Circos > Support > Getting Started

Getting Started

Don't know where to start? Start here!


First, download and install Circos. If you are a Windows user, please read the UNIX vs Windows tutorial, especially if you are not familiar with the command line.

If you run into problems, first make sure you have all necessary Perl modules. If you are certain that all modules are installed and functioning, use the Google Group to search for similar problems or post a question to the community.

Generate Example Image

To verify that Circos has been installed correctly, generate the example image. This is a complex image which will take about 1 minute to generate.

Example Circos image (600 x 600)
Example Circos image.

On UNIX (e.g. Linux), from the Circos installation directory

> cd example
> ./run
# batch file runs 'circos -conf etc/circos.conf'
debuggroup summary 0.86s parsing karyotype and organizing ideograms
debuggroup summary 1.08s applying global and local scaling
debuggroup summary 1.15s allocating image, colors and brushes
debuggroup summary 7.19s drawing highlights and ideograms
debuggroup summary 8.94s processing links
debuggroup summary 13.31s processing data tracks
Processing text track - this might take a while
debuggroup summary 68.75s generating output
created image at ./circos.png
created image at ./circos.svg
# look at circos.png

On Windows, from the Circos installation directory

# Windows
> cd example
> perl ..\bin\circos -conf etc\circos.conf

You can always leave out the -conf etc\circos because Circos will find it automatically.

> perl ..\bin\circos

If you get a "configuration file not found" error, then you are very likely not in the example directory. To check, use cd which will report the current directory. It should be where you installed circos.

> cd

Tutorials and Documentation

Circos documentation is available as a series of online tutorials which describe all of the features in Circos in a logical progression.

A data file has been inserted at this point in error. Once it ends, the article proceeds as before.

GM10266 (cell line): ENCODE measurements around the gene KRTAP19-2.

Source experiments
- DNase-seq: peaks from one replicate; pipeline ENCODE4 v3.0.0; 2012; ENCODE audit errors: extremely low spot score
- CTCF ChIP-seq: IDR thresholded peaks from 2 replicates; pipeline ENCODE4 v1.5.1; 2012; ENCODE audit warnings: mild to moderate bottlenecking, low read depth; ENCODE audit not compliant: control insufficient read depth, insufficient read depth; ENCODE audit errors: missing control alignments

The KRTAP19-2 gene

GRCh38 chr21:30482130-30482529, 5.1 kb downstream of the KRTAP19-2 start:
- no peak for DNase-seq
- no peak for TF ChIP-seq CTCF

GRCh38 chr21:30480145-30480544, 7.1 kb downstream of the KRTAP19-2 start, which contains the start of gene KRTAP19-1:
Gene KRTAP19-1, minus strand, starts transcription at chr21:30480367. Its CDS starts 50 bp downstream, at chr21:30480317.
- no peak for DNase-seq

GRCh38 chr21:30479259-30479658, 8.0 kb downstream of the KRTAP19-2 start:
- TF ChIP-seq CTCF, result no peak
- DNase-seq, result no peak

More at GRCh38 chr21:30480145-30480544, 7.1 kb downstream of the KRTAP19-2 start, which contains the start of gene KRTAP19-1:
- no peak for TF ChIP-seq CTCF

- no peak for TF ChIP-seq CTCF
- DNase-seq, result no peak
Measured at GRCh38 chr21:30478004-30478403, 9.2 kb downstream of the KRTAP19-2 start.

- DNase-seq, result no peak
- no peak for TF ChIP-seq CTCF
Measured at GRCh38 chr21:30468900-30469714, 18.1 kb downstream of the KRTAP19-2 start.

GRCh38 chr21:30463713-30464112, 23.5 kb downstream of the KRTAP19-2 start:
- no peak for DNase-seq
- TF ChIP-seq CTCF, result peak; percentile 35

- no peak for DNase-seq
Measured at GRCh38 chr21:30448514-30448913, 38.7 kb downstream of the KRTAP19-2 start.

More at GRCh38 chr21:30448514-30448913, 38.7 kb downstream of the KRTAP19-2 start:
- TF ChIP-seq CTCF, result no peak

quick start

If you are impatient and want the shortest route to creating an image, read the Quick Guide tutorials. This is a series of 8 tutorials that show you how to build up an image from scratch, using data displayed on the human genome chromosomes.

Circos quick start tutorials (800 x 800)
Circos quick start tutorials quickly show you how to build up an image from scratch.

best practices

It's not always clear how to proceed when you're starting out. Refer to the Circos Best Practices guide for tips to make your configuration modular and streamlined.

legacy configuration files

Many users experience issues caused by using new versions of Circos with old configuration files. If you are getting started, always use the newest version of Circos.

extended tutorials

The data and configuration files for all online tutorials can be downloaded as a separate package. If one of the tutorials can act as a template for your image, use it as a starting point.


Direct your Circos questions (installation, configuration, best practices) to the Google Group.

Using Circos in Publications

If you are considering using Circos for a figure in a publication or magazine, look through published images for inspiration.

  • Circos can be used to visualize genomic data
  • Circos can be used to visualize any other data, such as debates, bus schedules, relationships, social network, network traffic, and things we haven't though of
  • Circos requires Perl to run
  • Circos does not have a user interface—it is controlled through a plain-text configuration file
  • Circos can be easily automated
  • Circos can generate SVG files which you can post-process in Illustrator or Inkscape

If you are close to publication, I am happy to help you design and/or refine your image. I've done it many times before—drop me a line and we'll get started.

Using Circos as Art

If you like things round, and distrust things square, Circos can be a platform for visual expression.

It has been used artistically before, perhaps most prominently in the David Cronenberg Chromosomes exhibit, where I collaborated with Volumina to give the book and exhibit a scientific feel.